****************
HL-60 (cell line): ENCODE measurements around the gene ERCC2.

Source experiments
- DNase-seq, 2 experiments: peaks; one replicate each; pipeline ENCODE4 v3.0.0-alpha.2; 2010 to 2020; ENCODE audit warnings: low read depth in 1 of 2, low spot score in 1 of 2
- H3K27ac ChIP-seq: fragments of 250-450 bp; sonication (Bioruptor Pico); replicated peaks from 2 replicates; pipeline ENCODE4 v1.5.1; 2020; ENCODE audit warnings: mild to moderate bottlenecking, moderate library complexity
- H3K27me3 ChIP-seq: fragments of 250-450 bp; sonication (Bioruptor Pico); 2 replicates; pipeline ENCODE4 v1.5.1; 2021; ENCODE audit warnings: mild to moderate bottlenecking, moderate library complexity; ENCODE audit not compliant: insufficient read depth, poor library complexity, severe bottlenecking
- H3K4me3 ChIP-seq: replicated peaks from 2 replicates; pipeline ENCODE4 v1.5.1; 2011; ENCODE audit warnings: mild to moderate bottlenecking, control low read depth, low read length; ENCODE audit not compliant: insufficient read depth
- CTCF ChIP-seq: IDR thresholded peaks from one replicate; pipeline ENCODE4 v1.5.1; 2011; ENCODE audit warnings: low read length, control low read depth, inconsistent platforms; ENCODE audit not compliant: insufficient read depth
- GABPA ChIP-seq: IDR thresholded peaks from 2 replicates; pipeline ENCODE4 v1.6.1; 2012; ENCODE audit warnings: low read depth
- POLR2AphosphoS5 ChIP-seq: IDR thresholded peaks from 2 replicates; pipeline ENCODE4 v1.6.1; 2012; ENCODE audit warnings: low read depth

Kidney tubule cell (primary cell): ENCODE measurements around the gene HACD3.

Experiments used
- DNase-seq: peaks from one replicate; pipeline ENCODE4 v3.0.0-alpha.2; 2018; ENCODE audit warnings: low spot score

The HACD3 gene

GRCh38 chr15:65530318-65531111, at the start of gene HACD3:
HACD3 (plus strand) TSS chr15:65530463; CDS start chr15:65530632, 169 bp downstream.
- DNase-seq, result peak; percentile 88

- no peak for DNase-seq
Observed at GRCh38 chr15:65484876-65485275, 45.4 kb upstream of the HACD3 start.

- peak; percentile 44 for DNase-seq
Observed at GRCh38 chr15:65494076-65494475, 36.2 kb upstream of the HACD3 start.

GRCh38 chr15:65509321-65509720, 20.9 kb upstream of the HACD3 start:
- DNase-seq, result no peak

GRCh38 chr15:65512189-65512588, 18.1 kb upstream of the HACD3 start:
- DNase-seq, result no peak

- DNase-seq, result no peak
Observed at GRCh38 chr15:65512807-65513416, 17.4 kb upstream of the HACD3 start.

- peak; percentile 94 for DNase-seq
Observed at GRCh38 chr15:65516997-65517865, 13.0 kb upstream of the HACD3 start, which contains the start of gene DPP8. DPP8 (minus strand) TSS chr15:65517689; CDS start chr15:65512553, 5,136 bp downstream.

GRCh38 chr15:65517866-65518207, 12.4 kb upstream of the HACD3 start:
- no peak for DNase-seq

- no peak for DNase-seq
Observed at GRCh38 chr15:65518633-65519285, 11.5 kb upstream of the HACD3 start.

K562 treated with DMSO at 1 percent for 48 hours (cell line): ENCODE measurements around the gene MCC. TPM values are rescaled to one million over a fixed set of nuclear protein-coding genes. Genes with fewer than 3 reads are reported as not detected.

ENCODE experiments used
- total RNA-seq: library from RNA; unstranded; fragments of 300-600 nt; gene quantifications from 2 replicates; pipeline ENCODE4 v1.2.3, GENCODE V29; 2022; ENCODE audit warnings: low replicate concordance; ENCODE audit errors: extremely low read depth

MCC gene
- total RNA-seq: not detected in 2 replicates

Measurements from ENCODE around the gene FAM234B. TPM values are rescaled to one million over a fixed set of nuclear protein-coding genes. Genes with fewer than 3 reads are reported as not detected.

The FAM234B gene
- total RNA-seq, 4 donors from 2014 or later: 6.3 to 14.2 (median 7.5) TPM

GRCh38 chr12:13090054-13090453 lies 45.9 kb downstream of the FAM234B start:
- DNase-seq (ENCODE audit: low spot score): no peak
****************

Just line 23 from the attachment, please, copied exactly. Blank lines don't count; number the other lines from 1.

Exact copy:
GRCh38 chr15:65512189-65512588, 18.1 kb upstream of the HACD3 start: